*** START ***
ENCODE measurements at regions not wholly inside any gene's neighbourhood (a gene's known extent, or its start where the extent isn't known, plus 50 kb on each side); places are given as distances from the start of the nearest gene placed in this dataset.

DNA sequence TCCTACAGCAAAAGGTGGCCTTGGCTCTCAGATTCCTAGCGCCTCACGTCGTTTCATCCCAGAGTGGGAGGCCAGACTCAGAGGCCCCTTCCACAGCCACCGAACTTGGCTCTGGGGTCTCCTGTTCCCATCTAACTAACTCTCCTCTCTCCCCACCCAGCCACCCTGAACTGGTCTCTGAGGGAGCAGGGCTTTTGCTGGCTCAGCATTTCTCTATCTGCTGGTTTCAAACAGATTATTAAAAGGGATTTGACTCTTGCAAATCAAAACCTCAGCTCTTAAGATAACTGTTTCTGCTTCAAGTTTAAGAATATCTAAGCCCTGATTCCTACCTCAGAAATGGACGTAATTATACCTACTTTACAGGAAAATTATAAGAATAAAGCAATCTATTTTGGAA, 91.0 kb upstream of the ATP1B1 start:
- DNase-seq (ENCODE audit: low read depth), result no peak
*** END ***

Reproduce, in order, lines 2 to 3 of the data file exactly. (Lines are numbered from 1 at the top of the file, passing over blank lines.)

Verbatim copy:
DNA sequence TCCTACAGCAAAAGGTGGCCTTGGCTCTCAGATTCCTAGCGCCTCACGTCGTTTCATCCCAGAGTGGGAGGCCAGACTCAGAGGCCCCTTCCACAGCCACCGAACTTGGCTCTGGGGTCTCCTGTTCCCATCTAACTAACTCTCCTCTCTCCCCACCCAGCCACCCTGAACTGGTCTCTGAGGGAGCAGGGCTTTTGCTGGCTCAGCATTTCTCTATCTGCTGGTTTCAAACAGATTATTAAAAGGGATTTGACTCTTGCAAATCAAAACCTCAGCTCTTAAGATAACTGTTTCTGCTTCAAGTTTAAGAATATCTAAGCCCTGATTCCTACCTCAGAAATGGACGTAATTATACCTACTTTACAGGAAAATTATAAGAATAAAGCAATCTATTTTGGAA, 91.0 kb upstream of the ATP1B1 start:
- DNase-seq (ENCODE audit: low read depth), result no peak